Supernovae have been discovered that are the brightest ever. They are cosmic explosions that are much bigger than just basic novae. Although they may burn for months or only a few weeks, during this time period a supernova can emit as much energy as the Sun is believed it will release over its whole life span. Now, it appears that there are a couple more that have happened to put down in the record books. Astronomers, who are associated with the Supernova Legacy Survey, have found two of the brightest, but also most distant supernovae that have ever been recorded. They are each located at least 10 billion light-years away and are over a hundred times more radiant than any regular supernova.
Supernovae are typically caused by massive stars disintegrating into black holes or neutron stars, and in these two cases, they have scientists shaking their heads. According to the astronomers, the ordinary mechanism for producing supernovae is unable to explain why these two supernovaes are so exceptionally bright. They were so shiny when they were each discovered in 2006 and 2007, respectively, that astrophysicists were not completely sure what exactly they even were.
The research study lead author D. Andrew Howell, who is also a staff scientist at the Las Cumbres Observatory Global Telescope Network, stated that at first his team had no idea what they were looking at, if they were supernovae and if they were even in Earth’s own galaxy or a very distant one. He added that he showed their findings at a space conference, and everybody there was also perplexed. No one guessed that they were faraway supernovae because they would have had to have been mind numbingly large based on the size of the energy they each were producing. It was believed to be impossible.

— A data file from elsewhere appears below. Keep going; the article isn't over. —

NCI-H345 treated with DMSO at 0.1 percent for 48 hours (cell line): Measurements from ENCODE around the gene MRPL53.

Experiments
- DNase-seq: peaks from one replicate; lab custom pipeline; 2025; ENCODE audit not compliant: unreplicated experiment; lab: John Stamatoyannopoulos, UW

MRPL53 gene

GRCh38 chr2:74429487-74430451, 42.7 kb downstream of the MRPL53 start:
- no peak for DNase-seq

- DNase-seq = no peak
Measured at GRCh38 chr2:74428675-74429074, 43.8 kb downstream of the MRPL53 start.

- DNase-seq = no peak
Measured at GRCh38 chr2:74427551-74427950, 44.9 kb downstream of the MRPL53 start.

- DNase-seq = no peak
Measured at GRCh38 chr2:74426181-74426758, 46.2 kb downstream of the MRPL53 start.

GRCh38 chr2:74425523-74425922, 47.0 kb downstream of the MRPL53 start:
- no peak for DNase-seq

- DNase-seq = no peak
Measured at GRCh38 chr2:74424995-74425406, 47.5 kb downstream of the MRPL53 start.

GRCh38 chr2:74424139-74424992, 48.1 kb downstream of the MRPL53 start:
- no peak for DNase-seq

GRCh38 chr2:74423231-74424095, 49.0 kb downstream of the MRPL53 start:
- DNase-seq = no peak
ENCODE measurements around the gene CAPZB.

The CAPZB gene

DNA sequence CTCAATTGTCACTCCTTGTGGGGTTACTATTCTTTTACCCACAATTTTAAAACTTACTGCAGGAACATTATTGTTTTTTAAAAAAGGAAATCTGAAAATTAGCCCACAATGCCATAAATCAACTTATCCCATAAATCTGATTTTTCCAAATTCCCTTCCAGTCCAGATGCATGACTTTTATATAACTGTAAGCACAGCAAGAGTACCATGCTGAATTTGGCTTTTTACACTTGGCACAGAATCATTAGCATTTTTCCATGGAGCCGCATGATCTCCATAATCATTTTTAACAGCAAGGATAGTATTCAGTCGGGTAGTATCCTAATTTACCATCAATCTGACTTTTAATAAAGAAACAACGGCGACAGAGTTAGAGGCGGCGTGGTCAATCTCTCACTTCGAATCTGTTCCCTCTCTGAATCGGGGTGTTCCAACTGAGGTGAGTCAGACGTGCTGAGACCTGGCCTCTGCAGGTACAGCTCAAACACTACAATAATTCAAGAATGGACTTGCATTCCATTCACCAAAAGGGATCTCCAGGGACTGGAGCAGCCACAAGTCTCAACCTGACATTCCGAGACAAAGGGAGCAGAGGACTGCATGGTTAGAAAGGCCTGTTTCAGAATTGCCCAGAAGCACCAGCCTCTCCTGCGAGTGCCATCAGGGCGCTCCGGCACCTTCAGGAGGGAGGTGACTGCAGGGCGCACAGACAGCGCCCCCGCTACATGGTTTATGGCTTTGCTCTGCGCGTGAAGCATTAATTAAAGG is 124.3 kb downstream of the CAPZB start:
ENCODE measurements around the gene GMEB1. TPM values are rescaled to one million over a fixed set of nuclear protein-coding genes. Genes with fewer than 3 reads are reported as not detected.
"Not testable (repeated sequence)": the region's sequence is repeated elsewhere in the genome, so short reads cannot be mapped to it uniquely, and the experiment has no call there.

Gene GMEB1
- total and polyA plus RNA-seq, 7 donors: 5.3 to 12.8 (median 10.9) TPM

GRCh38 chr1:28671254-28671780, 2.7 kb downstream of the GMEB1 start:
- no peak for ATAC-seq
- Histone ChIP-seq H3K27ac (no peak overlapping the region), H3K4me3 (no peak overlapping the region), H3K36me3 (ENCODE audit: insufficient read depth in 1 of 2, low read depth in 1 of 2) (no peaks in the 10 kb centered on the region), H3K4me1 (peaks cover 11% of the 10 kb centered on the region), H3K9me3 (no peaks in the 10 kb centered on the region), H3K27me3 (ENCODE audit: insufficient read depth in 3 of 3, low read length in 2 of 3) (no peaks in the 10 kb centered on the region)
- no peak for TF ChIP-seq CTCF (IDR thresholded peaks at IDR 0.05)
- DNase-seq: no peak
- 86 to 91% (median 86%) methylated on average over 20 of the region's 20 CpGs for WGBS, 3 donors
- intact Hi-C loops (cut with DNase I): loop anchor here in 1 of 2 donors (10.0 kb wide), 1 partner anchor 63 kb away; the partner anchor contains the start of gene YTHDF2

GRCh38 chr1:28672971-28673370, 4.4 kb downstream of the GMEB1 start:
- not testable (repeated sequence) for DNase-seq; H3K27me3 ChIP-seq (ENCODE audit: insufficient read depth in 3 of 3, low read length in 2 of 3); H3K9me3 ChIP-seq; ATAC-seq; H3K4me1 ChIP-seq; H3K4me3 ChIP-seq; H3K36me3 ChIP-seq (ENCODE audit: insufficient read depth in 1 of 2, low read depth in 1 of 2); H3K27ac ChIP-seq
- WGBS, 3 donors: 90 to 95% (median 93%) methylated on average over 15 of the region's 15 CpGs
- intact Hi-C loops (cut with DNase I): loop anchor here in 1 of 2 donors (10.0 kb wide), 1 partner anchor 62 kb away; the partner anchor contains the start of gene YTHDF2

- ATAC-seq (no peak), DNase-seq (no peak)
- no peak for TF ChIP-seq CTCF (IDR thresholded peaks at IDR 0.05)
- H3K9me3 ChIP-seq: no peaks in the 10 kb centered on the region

One of the supernovae was given the “catchy” name “SNLS-06D4eu.” It is so bright that it has produced a totally new class of supernovae that is called “superluminous supernovae.” Such new models belong to a special class of supernovae which do not have any hydrogen, but are the brightest supernovae ever discovered.
The newest study had discovered the supernovae are probably powered by the formation of a magnetar, which is an extraordinarily magnetized star that is spinning at least hundreds of times per second. Magnetars are extremely dense, with the mass of the Sun crammed into a star that is about the size of a city from Earth. Though magnetars have been assumed to be the source of these types of supernovae, this study is the first to ever match observations with what such an explosion could possibly look like.
The supernovae were so far away that the ultraviolet light released during the explosion was overextended by the universe’s expansion until it increased in wavelength to the part of the spectrum where it shows up in the lens of telescopes on Earth. This explained why astronomers were at first mystified by the observations. They had never seen a supernova so far in UV before.
The supernovae burst back when the universe was 4 billion years old, yet their light is just reaching us now. These events happened before the Sun even existed. Another star had existed here which died and whose gas cloud ended up creating the Sun and Earth.
These supernovae are dinosaurs and are basically extinct in this day and time, but they happened more frequently during the early times of the universe. Astronomers are lucky to be able to use telescopes to be able to look back in time and study such fossil light. Scientists are hoping to be able to discover many more of such kinds of these bright supernovae with ongoing studies and research.
By Kimberly Ruble